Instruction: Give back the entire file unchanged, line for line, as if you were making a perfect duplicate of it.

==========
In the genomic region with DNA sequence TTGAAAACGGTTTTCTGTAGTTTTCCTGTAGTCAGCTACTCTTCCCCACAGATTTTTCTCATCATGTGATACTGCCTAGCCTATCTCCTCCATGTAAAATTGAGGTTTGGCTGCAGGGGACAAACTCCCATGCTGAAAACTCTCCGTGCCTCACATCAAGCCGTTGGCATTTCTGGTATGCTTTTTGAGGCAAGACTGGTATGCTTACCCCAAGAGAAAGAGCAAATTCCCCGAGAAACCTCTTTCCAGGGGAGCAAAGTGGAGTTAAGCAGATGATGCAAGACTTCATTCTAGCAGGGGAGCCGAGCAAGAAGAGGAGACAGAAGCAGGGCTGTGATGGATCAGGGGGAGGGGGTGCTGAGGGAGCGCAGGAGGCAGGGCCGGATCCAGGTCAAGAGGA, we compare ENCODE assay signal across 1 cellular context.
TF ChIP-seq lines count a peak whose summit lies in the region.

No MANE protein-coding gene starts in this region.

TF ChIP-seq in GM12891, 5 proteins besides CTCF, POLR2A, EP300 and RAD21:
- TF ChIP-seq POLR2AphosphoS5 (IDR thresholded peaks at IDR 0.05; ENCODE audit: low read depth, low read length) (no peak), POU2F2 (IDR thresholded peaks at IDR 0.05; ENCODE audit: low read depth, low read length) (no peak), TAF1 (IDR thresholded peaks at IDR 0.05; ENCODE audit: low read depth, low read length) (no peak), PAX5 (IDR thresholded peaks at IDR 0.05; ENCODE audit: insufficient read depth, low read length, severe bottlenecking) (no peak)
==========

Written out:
In the genomic region with DNA sequence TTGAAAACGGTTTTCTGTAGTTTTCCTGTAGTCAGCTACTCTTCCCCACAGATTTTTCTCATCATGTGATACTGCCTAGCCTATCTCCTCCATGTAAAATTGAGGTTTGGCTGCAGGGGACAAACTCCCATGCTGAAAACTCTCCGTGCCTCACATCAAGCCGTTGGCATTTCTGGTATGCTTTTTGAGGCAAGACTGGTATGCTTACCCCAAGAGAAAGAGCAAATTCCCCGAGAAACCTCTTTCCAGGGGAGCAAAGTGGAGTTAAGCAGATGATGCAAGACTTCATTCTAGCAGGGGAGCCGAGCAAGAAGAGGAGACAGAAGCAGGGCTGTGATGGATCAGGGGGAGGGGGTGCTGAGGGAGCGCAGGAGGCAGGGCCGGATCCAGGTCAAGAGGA, we compare ENCODE assay signal across 1 cellular context.
TF ChIP-seq lines count a peak whose summit lies in the region.

No MANE protein-coding gene starts in this region.

TF ChIP-seq in GM12891, 5 proteins besides CTCF, POLR2A, EP300 and RAD21:
- TF ChIP-seq POLR2AphosphoS5 (IDR thresholded peaks at IDR 0.05; ENCODE audit: low read depth, low read length) (no peak), POU2F2 (IDR thresholded peaks at IDR 0.05; ENCODE audit: low read depth, low read length) (no peak), TAF1 (IDR thresholded peaks at IDR 0.05; ENCODE audit: low read depth, low read length) (no peak), PAX5 (IDR thresholded peaks at IDR 0.05; ENCODE audit: insufficient read depth, low read length, severe bottlenecking) (no peak)